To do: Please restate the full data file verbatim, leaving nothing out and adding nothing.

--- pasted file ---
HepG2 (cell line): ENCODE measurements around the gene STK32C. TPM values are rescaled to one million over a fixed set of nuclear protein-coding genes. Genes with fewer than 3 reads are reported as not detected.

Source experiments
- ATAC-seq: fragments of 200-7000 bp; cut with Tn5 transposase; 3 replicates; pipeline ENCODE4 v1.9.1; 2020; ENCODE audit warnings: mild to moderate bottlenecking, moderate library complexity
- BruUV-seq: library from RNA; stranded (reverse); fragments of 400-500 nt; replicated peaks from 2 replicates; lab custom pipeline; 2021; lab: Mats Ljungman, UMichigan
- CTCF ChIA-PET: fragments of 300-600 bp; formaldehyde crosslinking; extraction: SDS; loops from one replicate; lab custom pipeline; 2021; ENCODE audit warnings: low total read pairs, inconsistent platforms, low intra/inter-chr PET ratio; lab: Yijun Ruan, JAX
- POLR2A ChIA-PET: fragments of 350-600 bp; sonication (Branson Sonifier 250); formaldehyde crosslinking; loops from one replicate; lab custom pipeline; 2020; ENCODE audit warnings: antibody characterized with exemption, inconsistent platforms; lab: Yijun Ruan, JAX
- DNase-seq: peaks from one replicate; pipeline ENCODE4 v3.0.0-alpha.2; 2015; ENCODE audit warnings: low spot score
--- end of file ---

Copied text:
HepG2 (cell line): ENCODE measurements around the gene STK32C. TPM values are rescaled to one million over a fixed set of nuclear protein-coding genes. Genes with fewer than 3 reads are reported as not detected.

Source experiments
- ATAC-seq: fragments of 200-7000 bp; cut with Tn5 transposase; 3 replicates; pipeline ENCODE4 v1.9.1; 2020; ENCODE audit warnings: mild to moderate bottlenecking, moderate library complexity
- BruUV-seq: library from RNA; stranded (reverse); fragments of 400-500 nt; replicated peaks from 2 replicates; lab custom pipeline; 2021; lab: Mats Ljungman, UMichigan
- CTCF ChIA-PET: fragments of 300-600 bp; formaldehyde crosslinking; extraction: SDS; loops from one replicate; lab custom pipeline; 2021; ENCODE audit warnings: low total read pairs, inconsistent platforms, low intra/inter-chr PET ratio; lab: Yijun Ruan, JAX
- POLR2A ChIA-PET: fragments of 350-600 bp; sonication (Branson Sonifier 250); formaldehyde crosslinking; loops from one replicate; lab custom pipeline; 2020; ENCODE audit warnings: antibody characterized with exemption, inconsistent platforms; lab: Yijun Ruan, JAX
- DNase-seq: peaks from one replicate; pipeline ENCODE4 v3.0.0-alpha.2; 2015; ENCODE audit warnings: low spot score